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Dynamically Energy Balance Computer Organization

IP.com Disclosure Number: IPCOM000053033D
Original Publication Date: 1981-Aug-01
Included in the Prior Art Database: 2005-Feb-12
Document File: 1 page(s) / 12K

Publishing Venue

IBM

Related People

Franaszek, PA: AUTHOR

Abstract

A method is described herein for increasing computer performance at the expense of increased circuit count. It is well known that cooling requirements are a limiting factor in computer performance. Typical semiconductor elements can be driven at faster switching speeds with increased power input, but this is generally not feasible due to the accumulation of heat.

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Dynamically Energy Balance Computer Organization

A method is described herein for increasing computer performance at the expense of increased circuit count. It is well known that cooling requirements are a limiting factor in computer performance. Typical semiconductor elements can be driven at faster switching speeds with increased power input, but this is generally not feasible due to the accumulation of heat.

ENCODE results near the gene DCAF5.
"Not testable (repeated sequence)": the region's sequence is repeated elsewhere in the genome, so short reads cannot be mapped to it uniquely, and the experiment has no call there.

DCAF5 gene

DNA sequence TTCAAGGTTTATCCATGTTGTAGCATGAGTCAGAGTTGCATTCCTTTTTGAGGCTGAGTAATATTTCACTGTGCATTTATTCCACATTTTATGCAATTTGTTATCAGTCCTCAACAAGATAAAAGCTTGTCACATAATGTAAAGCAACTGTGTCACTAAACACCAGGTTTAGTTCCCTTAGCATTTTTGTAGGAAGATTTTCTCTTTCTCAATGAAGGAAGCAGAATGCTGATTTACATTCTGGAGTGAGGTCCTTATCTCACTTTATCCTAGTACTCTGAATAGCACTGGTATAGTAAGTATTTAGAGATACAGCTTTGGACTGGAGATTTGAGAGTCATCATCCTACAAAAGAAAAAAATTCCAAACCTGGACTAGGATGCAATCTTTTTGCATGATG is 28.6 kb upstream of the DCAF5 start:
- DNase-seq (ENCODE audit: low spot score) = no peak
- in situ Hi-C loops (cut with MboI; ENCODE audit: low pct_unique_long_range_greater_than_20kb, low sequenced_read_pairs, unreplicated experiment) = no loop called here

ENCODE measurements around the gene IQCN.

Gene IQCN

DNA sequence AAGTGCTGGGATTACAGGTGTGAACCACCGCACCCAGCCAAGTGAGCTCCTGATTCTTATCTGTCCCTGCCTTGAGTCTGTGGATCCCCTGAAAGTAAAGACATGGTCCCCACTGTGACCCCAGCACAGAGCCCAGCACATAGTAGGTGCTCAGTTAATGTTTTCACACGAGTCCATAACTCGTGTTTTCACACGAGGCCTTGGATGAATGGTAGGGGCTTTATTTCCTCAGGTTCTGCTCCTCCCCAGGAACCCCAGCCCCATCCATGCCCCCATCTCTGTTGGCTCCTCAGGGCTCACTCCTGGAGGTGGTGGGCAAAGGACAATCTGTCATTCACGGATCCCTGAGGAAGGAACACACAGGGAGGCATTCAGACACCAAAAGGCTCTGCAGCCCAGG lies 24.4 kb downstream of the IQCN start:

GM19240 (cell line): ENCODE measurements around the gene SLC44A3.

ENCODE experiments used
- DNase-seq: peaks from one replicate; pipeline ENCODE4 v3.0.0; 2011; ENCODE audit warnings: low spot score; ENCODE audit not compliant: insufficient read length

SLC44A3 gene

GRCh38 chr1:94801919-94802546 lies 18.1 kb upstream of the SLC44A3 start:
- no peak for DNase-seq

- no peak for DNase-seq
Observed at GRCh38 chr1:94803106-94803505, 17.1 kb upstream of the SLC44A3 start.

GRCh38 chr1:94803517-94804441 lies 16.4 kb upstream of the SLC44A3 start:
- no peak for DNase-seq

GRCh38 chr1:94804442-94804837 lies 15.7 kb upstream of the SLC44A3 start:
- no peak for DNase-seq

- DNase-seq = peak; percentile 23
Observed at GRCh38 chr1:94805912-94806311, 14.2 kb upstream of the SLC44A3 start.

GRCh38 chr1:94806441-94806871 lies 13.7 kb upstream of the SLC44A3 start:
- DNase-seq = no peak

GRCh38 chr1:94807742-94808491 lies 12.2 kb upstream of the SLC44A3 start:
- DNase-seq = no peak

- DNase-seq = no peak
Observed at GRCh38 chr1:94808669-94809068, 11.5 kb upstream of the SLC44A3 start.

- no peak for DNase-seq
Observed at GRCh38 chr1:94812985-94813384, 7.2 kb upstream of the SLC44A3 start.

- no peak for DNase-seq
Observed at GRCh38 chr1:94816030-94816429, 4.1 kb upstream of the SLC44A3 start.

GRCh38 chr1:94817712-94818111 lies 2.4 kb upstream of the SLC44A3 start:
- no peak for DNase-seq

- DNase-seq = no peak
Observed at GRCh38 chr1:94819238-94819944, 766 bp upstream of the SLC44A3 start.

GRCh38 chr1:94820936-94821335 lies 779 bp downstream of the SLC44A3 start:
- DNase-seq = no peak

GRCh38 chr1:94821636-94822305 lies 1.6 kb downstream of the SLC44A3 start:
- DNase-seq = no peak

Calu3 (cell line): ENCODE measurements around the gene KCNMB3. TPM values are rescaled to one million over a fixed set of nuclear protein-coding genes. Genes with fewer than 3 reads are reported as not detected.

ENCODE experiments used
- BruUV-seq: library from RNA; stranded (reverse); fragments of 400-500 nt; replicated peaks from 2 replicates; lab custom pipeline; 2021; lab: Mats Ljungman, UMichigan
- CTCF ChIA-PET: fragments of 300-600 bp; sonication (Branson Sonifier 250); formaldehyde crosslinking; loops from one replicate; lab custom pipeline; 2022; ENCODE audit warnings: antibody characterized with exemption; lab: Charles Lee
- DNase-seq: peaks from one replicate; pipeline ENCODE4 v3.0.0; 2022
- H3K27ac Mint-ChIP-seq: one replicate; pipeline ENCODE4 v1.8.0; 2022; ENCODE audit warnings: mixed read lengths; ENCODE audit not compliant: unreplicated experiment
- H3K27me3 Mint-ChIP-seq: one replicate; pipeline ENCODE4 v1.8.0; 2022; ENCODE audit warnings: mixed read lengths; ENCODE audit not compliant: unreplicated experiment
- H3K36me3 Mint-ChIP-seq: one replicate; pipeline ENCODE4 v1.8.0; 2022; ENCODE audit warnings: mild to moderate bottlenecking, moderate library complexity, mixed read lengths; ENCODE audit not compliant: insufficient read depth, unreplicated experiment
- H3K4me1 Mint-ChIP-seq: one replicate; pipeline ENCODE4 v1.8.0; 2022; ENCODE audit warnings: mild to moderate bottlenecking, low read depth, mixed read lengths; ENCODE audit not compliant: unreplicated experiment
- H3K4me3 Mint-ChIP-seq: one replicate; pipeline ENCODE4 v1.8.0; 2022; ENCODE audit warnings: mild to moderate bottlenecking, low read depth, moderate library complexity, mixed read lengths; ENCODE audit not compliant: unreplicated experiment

One way to obtain increased throughput with a given circuit family is to build multiple central processing units. This approach entails disadvantages which include the decrease in efficiency due to physical and logical interlocks between processors, and the property that a single instruction stream will not run any faster than on a uniprocessor.

The method described herein constitutes a different approach to the problem of obtaining increased throughput. It is postulated that a single processor (or other machine element) be constructed with redundant, intermittently operating parts which are utilized (or powered) on schedules such that none will overheat. Each part, while operating, may be driven at rates considerably higher than those possible under steady-state conditions, resulting in an overall increase in single- instruction-stream performance.

As an example, consider a hypothetical circuit family with a linear relation between power input and switching speed. A processor could be constructed with say two floating-point units, each active or powered o...